Impact of Chbab srey on Cambodian society

The impact of Chbab Srey on Cambodian society transcends individual lives. It contributes to gender inequality, evident in wage gaps and a pervasive culture of silence surrounding domestic violence. Its emphasis on obedience can hinder women’s participation in public life, limiting their voices in politics and decision-making.

But amidst the challenges, hope glimmers. A growing chorus questions the poem’s relevance in a changing world. Activists demand equal rights and opportunities. Scholars re-examine Chbab Srey, interpreting its verses through a modern lens, advocating for positive aspects like resilience and family values.

The government, too, acknowledges the need for change. Reforms promote gender equality in education and the workplace. Public awareness campaigns challenge harmful stereotypes. Though progress is slow, the tides are turning.

Ultimately, Chbab Srey’s future hangs in the balance. Will it evolve with Cambodia, shedding its restrictive aspects and embracing an empowering interpretation? Or will it remain a fossilized monument, impeding the country’s progress toward a more equitable future?

As Cambodia walks the tightrope between tradition and modernity, navigating the legacy of Chbab Srey will be a crucial dance. It demands open dialogue, respect for diverse perspectives, and a commitment to creating a society where all, regardless of gender, can flourish. Only then can the echoes of the ancient poem resonate with newfound harmony in the vibrant streets of modern Cambodia.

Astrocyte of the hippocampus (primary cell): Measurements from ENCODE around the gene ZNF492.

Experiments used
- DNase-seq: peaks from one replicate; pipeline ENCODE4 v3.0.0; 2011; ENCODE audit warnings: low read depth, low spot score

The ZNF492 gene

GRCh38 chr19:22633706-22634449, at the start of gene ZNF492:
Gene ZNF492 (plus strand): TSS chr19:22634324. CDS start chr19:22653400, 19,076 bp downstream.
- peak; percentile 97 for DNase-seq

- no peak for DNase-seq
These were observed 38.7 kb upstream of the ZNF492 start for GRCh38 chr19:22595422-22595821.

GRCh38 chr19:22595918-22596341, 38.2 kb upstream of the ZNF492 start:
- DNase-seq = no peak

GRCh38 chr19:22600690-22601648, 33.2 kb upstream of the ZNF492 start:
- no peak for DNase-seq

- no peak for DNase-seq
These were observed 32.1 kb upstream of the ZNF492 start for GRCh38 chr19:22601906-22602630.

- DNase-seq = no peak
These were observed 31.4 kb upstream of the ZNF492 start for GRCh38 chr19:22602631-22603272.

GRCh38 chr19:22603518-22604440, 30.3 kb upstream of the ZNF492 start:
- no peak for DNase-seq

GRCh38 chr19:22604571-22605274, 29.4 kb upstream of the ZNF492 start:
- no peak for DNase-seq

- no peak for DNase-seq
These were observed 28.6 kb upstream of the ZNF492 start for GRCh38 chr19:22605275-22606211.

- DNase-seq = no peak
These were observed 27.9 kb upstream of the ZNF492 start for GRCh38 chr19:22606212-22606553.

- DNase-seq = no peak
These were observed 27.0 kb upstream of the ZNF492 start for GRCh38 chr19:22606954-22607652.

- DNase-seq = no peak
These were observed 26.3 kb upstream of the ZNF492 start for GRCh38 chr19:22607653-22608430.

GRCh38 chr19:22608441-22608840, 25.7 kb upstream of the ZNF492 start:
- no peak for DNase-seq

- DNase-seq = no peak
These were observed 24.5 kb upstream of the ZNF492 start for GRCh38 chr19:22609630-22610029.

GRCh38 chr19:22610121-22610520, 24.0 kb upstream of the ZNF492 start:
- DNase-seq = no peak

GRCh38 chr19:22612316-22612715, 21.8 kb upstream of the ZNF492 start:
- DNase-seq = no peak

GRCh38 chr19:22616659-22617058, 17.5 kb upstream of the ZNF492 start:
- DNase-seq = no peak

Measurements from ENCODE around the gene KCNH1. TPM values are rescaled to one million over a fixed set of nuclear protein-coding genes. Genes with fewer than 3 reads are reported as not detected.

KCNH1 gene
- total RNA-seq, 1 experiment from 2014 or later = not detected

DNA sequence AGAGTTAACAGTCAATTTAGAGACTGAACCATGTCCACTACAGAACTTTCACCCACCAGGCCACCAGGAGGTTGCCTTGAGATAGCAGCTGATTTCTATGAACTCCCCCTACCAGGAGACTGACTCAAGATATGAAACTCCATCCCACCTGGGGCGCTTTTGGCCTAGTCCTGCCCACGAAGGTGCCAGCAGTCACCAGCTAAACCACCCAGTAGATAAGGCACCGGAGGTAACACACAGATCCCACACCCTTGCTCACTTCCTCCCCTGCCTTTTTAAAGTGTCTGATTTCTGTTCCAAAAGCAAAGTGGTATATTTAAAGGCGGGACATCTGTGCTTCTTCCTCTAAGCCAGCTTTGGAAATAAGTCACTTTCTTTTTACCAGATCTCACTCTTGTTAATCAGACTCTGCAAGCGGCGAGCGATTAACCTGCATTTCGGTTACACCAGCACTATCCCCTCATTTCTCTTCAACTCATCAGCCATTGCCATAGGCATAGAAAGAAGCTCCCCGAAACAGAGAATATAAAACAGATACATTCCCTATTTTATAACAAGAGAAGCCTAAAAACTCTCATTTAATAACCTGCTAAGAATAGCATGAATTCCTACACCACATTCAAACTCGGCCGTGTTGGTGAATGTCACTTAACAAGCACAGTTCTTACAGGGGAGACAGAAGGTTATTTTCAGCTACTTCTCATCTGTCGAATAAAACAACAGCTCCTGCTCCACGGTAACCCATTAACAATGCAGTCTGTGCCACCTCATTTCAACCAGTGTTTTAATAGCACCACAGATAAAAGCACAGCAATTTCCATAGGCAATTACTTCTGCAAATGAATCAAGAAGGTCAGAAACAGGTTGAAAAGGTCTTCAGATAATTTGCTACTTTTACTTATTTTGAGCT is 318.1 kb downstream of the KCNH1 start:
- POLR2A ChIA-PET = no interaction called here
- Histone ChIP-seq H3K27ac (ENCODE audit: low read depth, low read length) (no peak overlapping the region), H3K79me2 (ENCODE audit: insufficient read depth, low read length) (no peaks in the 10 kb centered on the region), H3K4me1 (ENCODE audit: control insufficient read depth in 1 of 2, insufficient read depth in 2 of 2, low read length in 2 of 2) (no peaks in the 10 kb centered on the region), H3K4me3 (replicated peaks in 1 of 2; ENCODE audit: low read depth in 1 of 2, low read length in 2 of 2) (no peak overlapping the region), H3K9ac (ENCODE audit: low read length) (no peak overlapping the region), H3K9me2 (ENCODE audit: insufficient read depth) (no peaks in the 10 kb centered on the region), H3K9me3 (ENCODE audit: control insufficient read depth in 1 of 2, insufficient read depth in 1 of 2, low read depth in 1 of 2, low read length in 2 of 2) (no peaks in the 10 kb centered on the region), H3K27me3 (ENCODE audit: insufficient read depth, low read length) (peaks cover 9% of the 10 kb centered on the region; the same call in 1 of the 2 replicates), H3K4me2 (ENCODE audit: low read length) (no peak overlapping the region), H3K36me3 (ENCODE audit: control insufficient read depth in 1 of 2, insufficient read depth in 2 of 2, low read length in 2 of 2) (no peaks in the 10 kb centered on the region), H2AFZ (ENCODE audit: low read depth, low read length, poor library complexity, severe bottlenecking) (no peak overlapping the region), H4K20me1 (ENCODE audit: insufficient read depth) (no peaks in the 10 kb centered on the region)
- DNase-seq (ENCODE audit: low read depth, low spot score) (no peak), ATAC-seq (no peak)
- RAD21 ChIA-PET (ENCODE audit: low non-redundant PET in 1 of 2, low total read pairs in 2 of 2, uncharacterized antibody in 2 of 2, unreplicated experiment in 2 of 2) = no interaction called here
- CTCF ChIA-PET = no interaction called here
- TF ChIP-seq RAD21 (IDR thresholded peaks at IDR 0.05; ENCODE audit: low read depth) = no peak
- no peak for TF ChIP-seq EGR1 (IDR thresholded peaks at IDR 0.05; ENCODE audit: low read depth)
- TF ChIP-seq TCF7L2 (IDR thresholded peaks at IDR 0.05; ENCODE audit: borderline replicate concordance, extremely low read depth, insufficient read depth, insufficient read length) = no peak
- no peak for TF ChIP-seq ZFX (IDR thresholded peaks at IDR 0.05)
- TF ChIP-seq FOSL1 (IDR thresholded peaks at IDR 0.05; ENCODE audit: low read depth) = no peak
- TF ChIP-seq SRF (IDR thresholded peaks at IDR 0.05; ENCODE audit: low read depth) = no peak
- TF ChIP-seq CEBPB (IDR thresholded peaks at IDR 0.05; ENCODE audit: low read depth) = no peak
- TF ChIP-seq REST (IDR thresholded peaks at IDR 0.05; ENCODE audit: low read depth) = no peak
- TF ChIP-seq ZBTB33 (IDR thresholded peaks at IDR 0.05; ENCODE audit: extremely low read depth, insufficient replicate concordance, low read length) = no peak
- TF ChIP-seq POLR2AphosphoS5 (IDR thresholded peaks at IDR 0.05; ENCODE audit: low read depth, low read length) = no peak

Today, Chbab Srey is no longer as important as it used to be, as more and more women are challenging the traditional gender norms. Nonetheless, it remains a barrier to gender equality, as shown in a study by Partners For Prevention, an umbrella group of UN agencies working on gender-based violence in Asia.

When participants were asked if people should be treated equally regardless of whether they are male or female, almost all of them agreed. But then, over 95% of them agreed that a woman should obey her husband, and over 80% of them agreed that a woman’s most important role is to take care of her home and cook for her family.

Cambodia ratified the Convention on the Elimination of All Forms of Discrimination against Women (CEADW) in 1992. The committee in charge of monitoring the progress of the country (Committee on the Elimination of Discrimination against Women) noted in its observation in 2013 that they were: “concerned that the Chbab Srey, the traditional code of conduct for Women, is deeply rooted in Cambodian culture and continues to define everyday life on the basis of stereotypical roles of women and men in the family and in society.

Men also have their code of conduct, which encourages them to be strong decision-makers, brave, etc. Their rules are far less strict and mainly promote leadership. While Chbab Srey mostly focuses on obeying the husband, Chbab Proh barely refers to the wives.

This article is just a starting point. Further research into the specific impacts of Chbab Srey on different sectors of Cambodian society (e.g., education, economy, legal system) can enrich the discussion and provide a more nuanced understanding of its complex legacy.

Leave a Reply